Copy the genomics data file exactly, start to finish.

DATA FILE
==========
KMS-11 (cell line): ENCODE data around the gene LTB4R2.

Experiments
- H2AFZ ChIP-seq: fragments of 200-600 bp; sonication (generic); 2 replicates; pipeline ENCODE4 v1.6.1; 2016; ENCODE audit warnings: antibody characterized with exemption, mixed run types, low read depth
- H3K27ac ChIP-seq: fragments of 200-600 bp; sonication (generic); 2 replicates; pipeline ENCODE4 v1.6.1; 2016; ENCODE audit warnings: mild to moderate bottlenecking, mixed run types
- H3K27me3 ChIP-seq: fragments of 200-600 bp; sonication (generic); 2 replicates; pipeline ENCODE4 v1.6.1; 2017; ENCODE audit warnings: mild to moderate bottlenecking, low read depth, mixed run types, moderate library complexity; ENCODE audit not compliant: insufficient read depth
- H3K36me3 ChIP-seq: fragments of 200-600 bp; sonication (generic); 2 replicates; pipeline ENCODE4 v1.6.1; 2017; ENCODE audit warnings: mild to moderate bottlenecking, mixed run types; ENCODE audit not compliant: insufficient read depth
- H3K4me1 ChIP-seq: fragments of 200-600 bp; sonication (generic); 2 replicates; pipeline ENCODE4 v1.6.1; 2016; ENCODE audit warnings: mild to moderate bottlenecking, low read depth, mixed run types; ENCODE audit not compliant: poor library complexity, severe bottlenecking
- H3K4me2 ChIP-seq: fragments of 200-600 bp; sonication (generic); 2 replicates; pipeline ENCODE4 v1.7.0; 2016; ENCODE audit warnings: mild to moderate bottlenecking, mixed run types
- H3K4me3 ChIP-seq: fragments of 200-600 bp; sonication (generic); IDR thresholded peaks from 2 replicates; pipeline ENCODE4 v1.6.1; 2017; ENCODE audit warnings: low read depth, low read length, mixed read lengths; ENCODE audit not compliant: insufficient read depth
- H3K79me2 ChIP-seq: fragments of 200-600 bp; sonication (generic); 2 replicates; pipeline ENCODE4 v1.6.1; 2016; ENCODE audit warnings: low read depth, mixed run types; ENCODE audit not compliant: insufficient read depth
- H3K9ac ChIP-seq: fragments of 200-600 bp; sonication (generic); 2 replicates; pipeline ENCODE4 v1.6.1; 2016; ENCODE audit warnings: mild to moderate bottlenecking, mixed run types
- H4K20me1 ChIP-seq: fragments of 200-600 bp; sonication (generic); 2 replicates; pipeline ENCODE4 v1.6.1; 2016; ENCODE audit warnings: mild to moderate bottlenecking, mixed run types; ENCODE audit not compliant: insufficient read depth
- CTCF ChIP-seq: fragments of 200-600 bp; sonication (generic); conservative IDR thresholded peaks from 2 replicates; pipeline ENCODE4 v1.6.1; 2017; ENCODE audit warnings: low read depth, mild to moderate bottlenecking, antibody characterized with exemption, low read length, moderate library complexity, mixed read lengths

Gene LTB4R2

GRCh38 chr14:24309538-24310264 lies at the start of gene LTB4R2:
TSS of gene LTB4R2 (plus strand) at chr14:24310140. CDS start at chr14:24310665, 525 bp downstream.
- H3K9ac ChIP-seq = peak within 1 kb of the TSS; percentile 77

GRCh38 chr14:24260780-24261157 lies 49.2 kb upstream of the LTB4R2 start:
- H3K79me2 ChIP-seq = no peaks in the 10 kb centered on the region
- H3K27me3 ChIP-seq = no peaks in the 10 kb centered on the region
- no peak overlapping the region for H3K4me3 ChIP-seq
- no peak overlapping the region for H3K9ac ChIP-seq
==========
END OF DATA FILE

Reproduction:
KMS-11 (cell line): ENCODE data around the gene LTB4R2.

Experiments
- H2AFZ ChIP-seq: fragments of 200-600 bp; sonication (generic); 2 replicates; pipeline ENCODE4 v1.6.1; 2016; ENCODE audit warnings: antibody characterized with exemption, mixed run types, low read depth
- H3K27ac ChIP-seq: fragments of 200-600 bp; sonication (generic); 2 replicates; pipeline ENCODE4 v1.6.1; 2016; ENCODE audit warnings: mild to moderate bottlenecking, mixed run types
- H3K27me3 ChIP-seq: fragments of 200-600 bp; sonication (generic); 2 replicates; pipeline ENCODE4 v1.6.1; 2017; ENCODE audit warnings: mild to moderate bottlenecking, low read depth, mixed run types, moderate library complexity; ENCODE audit not compliant: insufficient read depth
- H3K36me3 ChIP-seq: fragments of 200-600 bp; sonication (generic); 2 replicates; pipeline ENCODE4 v1.6.1; 2017; ENCODE audit warnings: mild to moderate bottlenecking, mixed run types; ENCODE audit not compliant: insufficient read depth
- H3K4me1 ChIP-seq: fragments of 200-600 bp; sonication (generic); 2 replicates; pipeline ENCODE4 v1.6.1; 2016; ENCODE audit warnings: mild to moderate bottlenecking, low read depth, mixed run types; ENCODE audit not compliant: poor library complexity, severe bottlenecking
- H3K4me2 ChIP-seq: fragments of 200-600 bp; sonication (generic); 2 replicates; pipeline ENCODE4 v1.7.0; 2016; ENCODE audit warnings: mild to moderate bottlenecking, mixed run types
- H3K4me3 ChIP-seq: fragments of 200-600 bp; sonication (generic); IDR thresholded peaks from 2 replicates; pipeline ENCODE4 v1.6.1; 2017; ENCODE audit warnings: low read depth, low read length, mixed read lengths; ENCODE audit not compliant: insufficient read depth
- H3K79me2 ChIP-seq: fragments of 200-600 bp; sonication (generic); 2 replicates; pipeline ENCODE4 v1.6.1; 2016; ENCODE audit warnings: low read depth, mixed run types; ENCODE audit not compliant: insufficient read depth
- H3K9ac ChIP-seq: fragments of 200-600 bp; sonication (generic); 2 replicates; pipeline ENCODE4 v1.6.1; 2016; ENCODE audit warnings: mild to moderate bottlenecking, mixed run types
- H4K20me1 ChIP-seq: fragments of 200-600 bp; sonication (generic); 2 replicates; pipeline ENCODE4 v1.6.1; 2016; ENCODE audit warnings: mild to moderate bottlenecking, mixed run types; ENCODE audit not compliant: insufficient read depth
- CTCF ChIP-seq: fragments of 200-600 bp; sonication (generic); conservative IDR thresholded peaks from 2 replicates; pipeline ENCODE4 v1.6.1; 2017; ENCODE audit warnings: low read depth, mild to moderate bottlenecking, antibody characterized with exemption, low read length, moderate library complexity, mixed read lengths

Gene LTB4R2

GRCh38 chr14:24309538-24310264 lies at the start of gene LTB4R2:
TSS of gene LTB4R2 (plus strand) at chr14:24310140. CDS start at chr14:24310665, 525 bp downstream.
- H3K9ac ChIP-seq = peak within 1 kb of the TSS; percentile 77

GRCh38 chr14:24260780-24261157 lies 49.2 kb upstream of the LTB4R2 start:
- H3K79me2 ChIP-seq = no peaks in the 10 kb centered on the region
- H3K27me3 ChIP-seq = no peaks in the 10 kb centered on the region
- no peak overlapping the region for H3K4me3 ChIP-seq
- no peak overlapping the region for H3K9ac ChIP-seq